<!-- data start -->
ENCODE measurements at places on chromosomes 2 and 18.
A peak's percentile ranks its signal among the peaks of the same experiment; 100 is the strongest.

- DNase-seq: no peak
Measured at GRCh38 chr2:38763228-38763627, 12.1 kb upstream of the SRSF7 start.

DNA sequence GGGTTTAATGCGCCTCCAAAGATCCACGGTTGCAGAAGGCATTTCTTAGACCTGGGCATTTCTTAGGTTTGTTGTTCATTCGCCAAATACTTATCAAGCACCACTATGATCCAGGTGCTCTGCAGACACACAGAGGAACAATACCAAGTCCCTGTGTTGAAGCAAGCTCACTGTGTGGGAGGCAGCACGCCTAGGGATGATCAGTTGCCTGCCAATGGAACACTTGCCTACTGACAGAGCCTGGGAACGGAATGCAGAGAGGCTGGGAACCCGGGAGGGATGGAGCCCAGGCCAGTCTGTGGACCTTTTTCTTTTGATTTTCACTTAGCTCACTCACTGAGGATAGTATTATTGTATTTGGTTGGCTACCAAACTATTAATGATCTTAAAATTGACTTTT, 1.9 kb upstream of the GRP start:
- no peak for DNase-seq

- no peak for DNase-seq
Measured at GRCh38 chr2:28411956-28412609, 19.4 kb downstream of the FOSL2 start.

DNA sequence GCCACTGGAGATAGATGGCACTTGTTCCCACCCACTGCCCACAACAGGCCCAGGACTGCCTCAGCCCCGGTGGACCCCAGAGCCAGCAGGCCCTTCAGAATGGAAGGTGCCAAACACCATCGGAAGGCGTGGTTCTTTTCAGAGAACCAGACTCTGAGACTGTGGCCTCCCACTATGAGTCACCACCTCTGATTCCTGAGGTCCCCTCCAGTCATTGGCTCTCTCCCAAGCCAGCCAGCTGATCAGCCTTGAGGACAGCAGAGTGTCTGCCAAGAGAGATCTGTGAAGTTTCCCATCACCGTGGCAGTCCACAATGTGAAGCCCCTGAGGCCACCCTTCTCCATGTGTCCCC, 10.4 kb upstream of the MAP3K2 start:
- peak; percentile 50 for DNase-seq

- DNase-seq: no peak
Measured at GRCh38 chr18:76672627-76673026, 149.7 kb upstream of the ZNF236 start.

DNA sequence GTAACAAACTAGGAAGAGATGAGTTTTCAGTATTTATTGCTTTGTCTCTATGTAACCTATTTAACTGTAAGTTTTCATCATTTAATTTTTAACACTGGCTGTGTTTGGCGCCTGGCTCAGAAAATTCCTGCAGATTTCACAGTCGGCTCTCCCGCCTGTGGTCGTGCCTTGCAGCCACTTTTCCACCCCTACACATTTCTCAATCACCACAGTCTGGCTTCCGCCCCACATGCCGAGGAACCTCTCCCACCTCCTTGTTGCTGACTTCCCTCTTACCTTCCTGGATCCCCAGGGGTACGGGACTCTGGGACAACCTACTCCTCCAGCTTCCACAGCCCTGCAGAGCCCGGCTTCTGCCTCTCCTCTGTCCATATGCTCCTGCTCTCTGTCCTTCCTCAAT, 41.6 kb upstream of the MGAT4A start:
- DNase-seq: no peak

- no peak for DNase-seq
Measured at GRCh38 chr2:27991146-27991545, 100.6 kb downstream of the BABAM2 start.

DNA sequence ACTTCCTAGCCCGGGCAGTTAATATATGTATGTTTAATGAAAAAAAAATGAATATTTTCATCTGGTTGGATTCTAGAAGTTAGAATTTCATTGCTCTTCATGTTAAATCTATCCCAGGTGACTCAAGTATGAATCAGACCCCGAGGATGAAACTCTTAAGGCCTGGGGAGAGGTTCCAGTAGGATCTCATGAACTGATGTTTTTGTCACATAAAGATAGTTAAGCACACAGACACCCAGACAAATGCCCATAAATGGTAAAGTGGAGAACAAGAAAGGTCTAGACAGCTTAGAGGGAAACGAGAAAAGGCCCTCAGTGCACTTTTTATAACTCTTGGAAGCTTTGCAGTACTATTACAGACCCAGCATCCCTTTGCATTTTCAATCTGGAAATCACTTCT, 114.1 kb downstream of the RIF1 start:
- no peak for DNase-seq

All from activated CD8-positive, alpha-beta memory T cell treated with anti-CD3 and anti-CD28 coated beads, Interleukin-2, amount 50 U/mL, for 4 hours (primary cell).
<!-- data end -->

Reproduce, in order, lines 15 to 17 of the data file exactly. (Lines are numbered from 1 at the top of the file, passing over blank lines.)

- no peak for DNase-seq
Measured at GRCh38 chr2:27991146-27991545, 100.6 kb downstream of the BABAM2 start.

DNA sequence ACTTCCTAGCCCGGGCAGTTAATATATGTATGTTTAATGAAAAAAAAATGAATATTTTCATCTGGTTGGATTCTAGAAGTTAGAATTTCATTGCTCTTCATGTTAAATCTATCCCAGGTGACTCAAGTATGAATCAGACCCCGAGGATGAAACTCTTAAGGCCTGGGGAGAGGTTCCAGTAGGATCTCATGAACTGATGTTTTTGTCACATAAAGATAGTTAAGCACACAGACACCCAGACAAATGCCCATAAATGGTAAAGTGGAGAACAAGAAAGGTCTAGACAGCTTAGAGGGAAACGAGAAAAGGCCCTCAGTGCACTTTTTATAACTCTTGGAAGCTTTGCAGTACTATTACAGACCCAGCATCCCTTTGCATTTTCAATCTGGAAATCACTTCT, 114.1 kb downstream of the RIF1 start: